Among past Christmases, every one brings back special memories. I remember fondly the year that we were at Disney World for Christmas (that was one of my presents) and I made a paper tree the night before. Or the year when I wanted a troll doll more than anything in the world, and opened a huge box to find that my mom had gotten me twin troll dolls. There was Cassandra's first Christmas, when Dad and I were so excited about the talking worm doll that we found for her (which she loved). There was the year of the Furby, when Cassandra's Christmas present from her parents first charmed us all with its cuteness, then later drove us nuts with its demands. There was 2005, my favorite Christmas, when Dad gave me my treasured HUGE atlas of the world (which I miss more than any other possession that I left behind) and a beautiful turntable, which I had wanted for years. There was the year that my sister got married, when Mom gave her and her husband a pair of pantyhose stuffed with presents rather than stockings.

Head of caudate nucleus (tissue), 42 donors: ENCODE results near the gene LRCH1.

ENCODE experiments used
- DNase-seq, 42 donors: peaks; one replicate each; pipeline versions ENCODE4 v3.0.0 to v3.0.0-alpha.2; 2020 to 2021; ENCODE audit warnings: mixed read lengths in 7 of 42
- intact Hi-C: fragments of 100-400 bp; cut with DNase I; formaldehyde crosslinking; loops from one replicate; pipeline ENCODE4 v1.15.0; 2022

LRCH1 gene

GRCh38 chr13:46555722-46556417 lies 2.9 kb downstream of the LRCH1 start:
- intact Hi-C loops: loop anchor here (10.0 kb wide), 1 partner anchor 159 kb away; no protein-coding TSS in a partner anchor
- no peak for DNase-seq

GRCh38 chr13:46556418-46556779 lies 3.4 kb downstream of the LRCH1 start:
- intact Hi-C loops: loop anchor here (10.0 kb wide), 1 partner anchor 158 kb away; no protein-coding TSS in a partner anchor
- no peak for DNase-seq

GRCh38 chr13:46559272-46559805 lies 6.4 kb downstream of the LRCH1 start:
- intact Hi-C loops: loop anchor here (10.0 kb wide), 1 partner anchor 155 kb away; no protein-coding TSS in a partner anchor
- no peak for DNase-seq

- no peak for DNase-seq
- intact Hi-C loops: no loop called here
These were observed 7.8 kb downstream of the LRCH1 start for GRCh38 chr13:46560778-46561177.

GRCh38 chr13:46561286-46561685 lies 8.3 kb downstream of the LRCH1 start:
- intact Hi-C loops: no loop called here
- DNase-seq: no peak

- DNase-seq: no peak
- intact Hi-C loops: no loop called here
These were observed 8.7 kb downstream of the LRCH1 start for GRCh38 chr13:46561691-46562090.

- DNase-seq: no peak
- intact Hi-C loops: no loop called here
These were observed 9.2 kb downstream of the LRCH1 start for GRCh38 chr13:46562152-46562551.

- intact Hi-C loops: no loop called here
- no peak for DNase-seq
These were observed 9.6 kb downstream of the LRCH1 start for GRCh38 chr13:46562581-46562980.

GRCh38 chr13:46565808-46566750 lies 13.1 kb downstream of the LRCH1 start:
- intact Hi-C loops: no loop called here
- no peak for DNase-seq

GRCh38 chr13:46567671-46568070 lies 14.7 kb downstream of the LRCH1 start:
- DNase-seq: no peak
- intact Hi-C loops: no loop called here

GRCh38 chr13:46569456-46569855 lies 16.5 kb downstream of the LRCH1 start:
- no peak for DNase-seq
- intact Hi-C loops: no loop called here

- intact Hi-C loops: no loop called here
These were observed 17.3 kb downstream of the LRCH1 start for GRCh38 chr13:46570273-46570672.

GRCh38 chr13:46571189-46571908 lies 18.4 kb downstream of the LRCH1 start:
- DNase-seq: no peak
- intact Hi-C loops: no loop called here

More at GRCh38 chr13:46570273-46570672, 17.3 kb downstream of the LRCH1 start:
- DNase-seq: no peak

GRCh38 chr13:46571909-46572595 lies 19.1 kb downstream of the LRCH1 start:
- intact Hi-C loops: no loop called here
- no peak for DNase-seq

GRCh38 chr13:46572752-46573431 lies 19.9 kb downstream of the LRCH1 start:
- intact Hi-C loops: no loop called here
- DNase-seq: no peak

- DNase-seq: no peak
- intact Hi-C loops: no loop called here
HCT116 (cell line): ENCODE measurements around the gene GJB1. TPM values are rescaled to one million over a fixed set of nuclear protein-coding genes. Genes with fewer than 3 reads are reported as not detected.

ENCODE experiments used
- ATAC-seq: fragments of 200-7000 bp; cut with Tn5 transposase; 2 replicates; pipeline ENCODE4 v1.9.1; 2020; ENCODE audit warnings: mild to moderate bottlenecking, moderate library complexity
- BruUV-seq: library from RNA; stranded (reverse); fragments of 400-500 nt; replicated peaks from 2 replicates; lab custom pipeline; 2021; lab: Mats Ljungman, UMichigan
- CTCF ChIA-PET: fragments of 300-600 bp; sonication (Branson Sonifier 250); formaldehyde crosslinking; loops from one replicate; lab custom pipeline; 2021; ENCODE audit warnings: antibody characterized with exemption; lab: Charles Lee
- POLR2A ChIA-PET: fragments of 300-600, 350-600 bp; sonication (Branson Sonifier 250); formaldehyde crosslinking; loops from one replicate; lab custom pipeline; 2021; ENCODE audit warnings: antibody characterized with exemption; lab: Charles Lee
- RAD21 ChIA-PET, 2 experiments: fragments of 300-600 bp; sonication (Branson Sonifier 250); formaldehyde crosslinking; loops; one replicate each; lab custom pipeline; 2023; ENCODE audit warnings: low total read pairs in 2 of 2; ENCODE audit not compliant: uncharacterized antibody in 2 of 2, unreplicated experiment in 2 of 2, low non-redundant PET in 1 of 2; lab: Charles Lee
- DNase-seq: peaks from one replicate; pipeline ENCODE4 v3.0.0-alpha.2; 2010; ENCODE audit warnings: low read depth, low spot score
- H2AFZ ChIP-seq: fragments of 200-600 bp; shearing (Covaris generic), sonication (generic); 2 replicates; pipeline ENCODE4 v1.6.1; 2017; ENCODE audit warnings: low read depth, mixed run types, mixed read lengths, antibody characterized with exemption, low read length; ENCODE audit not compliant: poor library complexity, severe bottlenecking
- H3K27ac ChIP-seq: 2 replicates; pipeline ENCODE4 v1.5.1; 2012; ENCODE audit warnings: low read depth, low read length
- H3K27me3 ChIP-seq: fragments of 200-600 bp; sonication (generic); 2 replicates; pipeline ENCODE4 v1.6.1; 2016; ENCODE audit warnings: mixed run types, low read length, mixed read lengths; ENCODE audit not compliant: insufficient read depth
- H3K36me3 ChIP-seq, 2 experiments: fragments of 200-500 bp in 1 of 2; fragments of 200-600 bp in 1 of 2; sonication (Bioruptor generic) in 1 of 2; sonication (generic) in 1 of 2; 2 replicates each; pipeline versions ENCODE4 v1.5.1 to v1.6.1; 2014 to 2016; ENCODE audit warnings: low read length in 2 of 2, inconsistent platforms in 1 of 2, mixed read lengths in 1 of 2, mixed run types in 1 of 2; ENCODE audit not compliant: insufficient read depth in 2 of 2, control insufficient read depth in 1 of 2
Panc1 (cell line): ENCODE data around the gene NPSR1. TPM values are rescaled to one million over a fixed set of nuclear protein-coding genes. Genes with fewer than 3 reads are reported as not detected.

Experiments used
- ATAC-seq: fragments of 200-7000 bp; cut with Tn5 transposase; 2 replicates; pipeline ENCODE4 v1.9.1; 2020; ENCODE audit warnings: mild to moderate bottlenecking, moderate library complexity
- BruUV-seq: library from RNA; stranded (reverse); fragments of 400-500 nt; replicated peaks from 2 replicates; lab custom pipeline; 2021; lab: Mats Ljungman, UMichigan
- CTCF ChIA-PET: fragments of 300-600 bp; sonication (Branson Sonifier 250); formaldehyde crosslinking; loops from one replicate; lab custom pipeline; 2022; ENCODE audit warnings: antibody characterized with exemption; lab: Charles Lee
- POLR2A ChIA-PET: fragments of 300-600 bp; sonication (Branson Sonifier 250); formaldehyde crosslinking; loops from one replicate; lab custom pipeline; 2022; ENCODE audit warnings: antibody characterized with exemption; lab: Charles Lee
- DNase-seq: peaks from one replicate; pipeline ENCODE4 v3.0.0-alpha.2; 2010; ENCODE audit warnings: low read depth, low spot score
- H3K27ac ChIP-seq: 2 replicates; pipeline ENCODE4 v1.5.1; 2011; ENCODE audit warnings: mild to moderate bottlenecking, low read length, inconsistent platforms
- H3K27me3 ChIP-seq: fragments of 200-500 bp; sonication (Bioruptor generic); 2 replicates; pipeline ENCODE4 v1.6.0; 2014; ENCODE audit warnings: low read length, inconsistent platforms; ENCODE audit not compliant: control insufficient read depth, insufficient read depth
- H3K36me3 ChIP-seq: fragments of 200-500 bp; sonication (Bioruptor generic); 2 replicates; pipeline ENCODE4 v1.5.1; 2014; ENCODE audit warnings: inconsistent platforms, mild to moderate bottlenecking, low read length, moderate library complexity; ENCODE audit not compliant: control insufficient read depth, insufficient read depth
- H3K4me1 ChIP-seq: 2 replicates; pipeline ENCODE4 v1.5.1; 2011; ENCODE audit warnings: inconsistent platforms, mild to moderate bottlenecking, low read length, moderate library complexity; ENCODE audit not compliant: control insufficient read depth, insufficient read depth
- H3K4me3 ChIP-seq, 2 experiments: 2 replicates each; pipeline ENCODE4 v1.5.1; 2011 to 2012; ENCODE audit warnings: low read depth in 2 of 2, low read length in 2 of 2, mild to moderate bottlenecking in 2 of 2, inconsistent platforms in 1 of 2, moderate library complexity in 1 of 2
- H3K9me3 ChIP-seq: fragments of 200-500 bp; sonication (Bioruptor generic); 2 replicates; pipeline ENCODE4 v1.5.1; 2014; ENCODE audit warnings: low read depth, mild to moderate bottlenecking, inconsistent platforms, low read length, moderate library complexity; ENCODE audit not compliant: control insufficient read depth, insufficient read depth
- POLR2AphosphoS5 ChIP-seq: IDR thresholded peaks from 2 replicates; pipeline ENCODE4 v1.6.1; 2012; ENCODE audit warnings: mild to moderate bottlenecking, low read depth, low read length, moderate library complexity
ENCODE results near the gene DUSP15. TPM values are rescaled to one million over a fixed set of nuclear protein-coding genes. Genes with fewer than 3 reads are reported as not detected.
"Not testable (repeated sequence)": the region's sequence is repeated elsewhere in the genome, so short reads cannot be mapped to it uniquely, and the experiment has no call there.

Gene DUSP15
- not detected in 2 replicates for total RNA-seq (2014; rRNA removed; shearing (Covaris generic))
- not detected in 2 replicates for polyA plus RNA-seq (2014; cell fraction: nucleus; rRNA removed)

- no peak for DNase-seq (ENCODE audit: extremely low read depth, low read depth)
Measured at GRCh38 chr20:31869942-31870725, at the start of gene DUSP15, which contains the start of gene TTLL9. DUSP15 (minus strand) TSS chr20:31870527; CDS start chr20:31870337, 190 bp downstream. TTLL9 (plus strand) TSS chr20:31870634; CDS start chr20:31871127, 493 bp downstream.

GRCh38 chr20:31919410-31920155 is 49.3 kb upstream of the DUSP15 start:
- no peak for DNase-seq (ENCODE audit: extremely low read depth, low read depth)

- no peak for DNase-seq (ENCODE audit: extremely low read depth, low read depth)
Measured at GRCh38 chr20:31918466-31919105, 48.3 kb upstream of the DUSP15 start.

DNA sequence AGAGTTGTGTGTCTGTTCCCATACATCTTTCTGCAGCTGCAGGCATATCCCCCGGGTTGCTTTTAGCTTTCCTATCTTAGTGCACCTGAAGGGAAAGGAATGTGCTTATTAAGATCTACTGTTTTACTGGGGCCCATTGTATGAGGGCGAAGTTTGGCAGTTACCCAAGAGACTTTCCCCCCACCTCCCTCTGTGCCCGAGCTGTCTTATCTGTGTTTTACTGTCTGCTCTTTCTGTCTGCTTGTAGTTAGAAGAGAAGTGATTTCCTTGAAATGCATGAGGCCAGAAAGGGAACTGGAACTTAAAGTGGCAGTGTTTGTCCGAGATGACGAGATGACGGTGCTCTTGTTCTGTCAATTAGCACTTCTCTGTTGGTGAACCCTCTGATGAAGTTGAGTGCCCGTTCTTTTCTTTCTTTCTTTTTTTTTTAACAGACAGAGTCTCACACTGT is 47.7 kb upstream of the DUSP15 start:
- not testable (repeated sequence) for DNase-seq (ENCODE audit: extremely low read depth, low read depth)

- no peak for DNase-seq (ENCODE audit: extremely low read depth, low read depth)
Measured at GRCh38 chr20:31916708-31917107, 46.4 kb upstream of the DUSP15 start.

After I got out of bed, I let Jasper out of his area, then put my cinnamon rolls (I picked them up at the bakery last night) in the microwave and heated water for my instant coffee. Gosh, I really miss Dad's coffee! I took my breakfast back to the bed, and set about opening the large package that came from my family for me. Or rather, tying to open the package. I think Dad may have been in charge of taping the box! Jasper was desperately trying to gain my attention, so I gave him a "decoy present" to distract him. (Last night, I wrapped two treats in several layers of scrap paper, then sealed it with a couple pieces of packing tape. I figured it would keep Jasper busy while I opened my gifts - and I was right.)